That may be due in part to the Church of Scientology’s inclination to keep control on knowledge produced about it, but also to its sometimes harsh reactions facing people considered as potential enemies. However, fresh research is starting to emerge by both veteran and young researchers, and a sign of this new scholarly interest has been the first academic conference devoted entirely to Scientology, which RW attended.
Organized by the European Observatory of Religion and Secularism, the gathering took place Jan. 24-25 at the Faculty for Comparative Studies of Religions (FVG) in Wilrijk (a suburb of Antwerpen, Belgium), with some 20 papers presented by European and North American academics. Papers covered a variety of topics, but several dealt with the issue of Scientology and religion.
An instance of “rational religion,” Scientology is testing the boundaries of what religion is — something that emerged once again in the December 2013 decision of the Supreme Court of the United Kingdom to recognize chapels of Scientology as “places of religious worship,” said Eileen Barker (London School of Economics / INFORM). However, such court decisions are unlikely to dispel the frequent perception that Scientology is a movement masquerading as religion for various reasons. German researcher Marco Frenschkowski managed to offer new insights by choosing another approach: what was Dianetics’ and Scientology’s founder L. Ron Hubbard’s (1911-1986) religious intentions?
Hubbard had no personal religious background or a clear definition of religion, although he also held no positive view on atheism. His potential client base had little interest in joining a religious group. Still at the beginning of Scientology in 1954, Hubbard was fluctuating and reluctant to call it a religion. According to Frenschkowski’s astute observations, based on a reading of references to religion in Hubbard’s work, the founder of the movement did not intend to launch a religion, but rather discovered that what he was doing was one; in other words, Scientology didn’t become a religion overnight.
Donald Westbrook (Claremont Graduate University) has paid attention to the religious experience of Scientologists through conducting interviews. He argues that Scientology is not a religion of belief or faith, and is often presented in non-religious terms—thus raising once more the issue of boundaries between religious and secular. Westbrook’s paper also has made clear how much research needs to be done on various unstudied aspects of Scientology. One is the spread of Dianetics among members of the Nation of Islam (NOI).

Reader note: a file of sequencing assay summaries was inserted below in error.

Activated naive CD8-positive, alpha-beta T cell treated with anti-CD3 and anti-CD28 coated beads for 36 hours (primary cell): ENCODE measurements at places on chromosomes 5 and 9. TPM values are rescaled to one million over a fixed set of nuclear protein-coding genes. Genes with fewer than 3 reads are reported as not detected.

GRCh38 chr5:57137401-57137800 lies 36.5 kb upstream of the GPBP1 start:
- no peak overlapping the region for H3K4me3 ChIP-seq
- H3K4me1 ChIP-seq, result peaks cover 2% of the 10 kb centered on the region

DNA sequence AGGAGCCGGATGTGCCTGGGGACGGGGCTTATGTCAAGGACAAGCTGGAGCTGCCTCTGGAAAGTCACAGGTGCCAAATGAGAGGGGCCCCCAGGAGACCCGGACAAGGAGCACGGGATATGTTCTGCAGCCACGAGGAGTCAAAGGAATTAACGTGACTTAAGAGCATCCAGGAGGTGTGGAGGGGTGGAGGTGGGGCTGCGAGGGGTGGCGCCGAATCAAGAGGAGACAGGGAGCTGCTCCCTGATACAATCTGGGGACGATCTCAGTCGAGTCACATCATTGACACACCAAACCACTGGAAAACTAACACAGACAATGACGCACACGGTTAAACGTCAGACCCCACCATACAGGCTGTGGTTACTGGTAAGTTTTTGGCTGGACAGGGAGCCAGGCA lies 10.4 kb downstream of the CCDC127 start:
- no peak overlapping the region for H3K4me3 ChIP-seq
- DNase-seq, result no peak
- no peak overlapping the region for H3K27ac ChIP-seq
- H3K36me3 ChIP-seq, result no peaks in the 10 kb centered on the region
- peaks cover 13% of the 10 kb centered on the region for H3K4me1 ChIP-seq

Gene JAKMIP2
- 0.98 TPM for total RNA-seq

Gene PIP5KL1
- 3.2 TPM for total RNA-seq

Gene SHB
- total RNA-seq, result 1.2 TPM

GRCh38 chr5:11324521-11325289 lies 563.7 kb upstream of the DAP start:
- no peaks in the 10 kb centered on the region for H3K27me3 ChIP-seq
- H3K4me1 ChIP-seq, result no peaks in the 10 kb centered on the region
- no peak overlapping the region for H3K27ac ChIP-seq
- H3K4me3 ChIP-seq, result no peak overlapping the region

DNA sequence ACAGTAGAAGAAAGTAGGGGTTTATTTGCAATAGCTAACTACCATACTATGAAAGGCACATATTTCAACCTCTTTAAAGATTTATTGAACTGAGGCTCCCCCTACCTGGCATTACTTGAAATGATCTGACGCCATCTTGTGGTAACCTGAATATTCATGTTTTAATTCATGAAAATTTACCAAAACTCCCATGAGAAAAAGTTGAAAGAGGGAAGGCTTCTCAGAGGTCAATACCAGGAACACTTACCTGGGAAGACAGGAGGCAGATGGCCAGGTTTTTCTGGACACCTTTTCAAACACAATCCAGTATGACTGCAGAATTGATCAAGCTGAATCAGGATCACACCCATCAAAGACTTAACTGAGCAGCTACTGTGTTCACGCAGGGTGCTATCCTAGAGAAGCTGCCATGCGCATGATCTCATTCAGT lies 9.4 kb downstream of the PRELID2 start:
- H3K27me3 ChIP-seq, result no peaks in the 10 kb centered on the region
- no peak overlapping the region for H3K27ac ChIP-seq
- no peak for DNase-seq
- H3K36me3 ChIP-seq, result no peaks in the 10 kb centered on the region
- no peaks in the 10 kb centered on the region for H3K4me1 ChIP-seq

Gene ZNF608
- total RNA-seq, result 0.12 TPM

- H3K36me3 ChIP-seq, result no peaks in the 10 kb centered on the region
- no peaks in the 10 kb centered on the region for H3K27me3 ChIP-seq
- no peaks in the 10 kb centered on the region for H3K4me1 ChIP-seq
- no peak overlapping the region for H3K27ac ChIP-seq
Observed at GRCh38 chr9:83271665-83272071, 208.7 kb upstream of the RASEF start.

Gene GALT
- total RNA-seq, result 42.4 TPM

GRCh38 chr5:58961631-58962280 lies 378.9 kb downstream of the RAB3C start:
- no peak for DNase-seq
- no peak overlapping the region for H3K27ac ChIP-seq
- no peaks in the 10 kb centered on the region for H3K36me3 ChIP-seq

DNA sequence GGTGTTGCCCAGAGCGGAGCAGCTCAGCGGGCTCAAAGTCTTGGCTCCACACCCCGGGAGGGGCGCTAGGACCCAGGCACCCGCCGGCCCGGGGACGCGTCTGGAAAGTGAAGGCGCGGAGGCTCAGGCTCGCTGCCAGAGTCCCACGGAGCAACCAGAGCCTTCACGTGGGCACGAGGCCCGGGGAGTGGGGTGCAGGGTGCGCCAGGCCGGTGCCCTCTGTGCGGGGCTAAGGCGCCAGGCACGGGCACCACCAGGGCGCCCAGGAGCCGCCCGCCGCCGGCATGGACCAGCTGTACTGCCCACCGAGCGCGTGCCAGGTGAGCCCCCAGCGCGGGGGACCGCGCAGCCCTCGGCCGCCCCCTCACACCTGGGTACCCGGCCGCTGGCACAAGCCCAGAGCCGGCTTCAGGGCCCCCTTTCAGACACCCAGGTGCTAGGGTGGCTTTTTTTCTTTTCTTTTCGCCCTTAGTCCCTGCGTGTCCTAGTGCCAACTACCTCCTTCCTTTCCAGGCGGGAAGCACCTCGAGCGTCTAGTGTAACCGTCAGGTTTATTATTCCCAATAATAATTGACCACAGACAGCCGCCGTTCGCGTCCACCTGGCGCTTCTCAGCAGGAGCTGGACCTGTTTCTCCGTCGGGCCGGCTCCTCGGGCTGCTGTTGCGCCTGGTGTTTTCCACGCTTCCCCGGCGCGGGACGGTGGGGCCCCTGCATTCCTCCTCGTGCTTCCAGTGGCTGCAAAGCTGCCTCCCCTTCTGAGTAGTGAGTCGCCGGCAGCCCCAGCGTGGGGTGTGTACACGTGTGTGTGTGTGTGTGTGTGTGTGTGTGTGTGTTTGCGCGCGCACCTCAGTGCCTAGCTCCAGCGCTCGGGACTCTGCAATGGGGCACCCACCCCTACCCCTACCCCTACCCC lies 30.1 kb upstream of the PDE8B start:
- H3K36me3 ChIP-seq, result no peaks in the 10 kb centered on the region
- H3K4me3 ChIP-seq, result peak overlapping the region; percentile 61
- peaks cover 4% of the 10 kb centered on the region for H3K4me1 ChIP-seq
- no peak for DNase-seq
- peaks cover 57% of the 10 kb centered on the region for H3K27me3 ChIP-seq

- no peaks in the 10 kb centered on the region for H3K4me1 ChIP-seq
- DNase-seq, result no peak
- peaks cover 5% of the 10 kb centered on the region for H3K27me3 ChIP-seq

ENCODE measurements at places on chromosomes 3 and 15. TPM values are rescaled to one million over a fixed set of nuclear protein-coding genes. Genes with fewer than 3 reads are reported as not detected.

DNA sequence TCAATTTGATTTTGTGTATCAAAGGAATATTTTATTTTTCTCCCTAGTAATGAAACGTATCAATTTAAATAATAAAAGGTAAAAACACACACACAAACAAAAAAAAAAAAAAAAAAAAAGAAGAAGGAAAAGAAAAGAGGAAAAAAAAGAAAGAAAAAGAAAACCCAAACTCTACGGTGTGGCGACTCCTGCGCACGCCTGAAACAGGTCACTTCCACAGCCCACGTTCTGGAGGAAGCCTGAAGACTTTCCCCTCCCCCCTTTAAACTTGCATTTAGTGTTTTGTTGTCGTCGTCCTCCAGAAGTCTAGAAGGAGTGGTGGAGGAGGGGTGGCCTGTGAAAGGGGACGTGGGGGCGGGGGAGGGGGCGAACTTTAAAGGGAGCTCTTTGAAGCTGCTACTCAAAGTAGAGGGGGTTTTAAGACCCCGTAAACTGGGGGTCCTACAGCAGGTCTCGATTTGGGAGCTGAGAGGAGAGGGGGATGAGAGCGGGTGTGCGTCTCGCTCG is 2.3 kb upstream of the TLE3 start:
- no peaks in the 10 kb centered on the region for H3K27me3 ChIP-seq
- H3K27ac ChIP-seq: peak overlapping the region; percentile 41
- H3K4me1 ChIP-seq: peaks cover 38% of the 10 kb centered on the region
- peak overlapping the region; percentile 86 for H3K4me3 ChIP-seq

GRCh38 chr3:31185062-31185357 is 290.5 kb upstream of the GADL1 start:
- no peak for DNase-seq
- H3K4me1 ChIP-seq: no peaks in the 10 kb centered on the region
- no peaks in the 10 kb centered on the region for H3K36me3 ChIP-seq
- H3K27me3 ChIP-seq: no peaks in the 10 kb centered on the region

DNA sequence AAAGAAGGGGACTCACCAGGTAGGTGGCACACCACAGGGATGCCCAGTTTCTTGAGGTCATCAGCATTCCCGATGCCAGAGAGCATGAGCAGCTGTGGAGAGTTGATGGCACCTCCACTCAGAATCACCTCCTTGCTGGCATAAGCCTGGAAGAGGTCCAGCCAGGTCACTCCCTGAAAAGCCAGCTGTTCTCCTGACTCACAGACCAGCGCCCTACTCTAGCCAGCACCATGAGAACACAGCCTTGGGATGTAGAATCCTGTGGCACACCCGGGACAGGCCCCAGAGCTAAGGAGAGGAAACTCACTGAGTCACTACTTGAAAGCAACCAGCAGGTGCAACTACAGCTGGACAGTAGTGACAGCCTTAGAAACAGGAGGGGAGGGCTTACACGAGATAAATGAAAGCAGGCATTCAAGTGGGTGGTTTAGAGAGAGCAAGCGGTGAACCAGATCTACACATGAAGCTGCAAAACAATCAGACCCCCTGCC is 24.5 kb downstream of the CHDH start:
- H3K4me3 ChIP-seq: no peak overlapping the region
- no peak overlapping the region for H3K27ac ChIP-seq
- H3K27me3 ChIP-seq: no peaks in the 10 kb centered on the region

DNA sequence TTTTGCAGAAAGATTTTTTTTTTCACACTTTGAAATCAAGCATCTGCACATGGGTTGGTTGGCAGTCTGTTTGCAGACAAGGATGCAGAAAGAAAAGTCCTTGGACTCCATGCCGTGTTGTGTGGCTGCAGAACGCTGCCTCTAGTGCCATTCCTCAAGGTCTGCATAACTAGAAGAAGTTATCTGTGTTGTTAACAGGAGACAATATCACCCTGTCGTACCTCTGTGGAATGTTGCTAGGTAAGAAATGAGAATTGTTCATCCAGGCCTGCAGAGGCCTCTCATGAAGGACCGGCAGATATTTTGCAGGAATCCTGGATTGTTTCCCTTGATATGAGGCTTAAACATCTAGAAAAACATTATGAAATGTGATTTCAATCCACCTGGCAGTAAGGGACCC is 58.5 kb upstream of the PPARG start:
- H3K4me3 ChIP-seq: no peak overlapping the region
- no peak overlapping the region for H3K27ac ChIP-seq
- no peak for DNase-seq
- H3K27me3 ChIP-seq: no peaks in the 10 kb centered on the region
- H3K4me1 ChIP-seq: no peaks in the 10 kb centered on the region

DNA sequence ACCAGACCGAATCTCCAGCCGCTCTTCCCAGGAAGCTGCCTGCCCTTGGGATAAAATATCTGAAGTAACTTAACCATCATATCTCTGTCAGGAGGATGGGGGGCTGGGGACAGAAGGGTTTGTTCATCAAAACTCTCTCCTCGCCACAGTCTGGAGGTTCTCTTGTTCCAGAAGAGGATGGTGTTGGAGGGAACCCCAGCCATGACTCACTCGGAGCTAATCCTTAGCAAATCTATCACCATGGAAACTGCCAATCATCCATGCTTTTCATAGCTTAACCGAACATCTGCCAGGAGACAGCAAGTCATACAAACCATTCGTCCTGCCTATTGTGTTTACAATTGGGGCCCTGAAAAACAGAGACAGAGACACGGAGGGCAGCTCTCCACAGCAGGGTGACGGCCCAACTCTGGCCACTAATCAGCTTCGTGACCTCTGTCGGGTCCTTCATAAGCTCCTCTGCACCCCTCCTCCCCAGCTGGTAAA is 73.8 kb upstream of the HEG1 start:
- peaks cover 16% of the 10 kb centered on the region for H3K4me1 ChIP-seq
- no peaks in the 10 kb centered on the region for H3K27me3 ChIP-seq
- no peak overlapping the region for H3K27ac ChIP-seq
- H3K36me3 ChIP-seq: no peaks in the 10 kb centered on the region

With Louis Farrakhan’s official blessing, some 600 NOI members have already been trained as auditors.
Scientology loses members too, either because they leave or due to internal purges. Some attempt to continue on the same path in different organizational settings. There seems to have been a recent increase in attempts to set up independent Scientology groups. The Dror Center, in Israel, which seceded from the main organization in 2012, is one of the most recent instances. However, until now, few seemed to survive for long, with some exceptions, such as Ron’s Org, a group founded in Germany during the 1980s.
In most cases, observed Kjersti Hellesøy (Tromsø University), the organization and the technology are so interlinked that it often proves difficult to remain a Scientologist while leaving the Church of Scientology. Legal controversies too often have tended to dictate the research agenda on Scientology, according to J. Gordon Melton (Baylor University). To some extent, this small conference may be part of a turning point: scholars are attempting to fulfill their role in taking Scientology as a serious research object, if only due to the significance attributed to it by thousands of active and former Scientologists.
(For more information on the European Observatory of Religion and Secularism, visit: http://www.observatoire-religion.com).
Many critics of new religious movements (NRMs) have usually viewed these upstart faiths (or “cults”) as having an authoritarian nature under charismatic leaders, who brook few challenges to a fixed body of teachings and practices.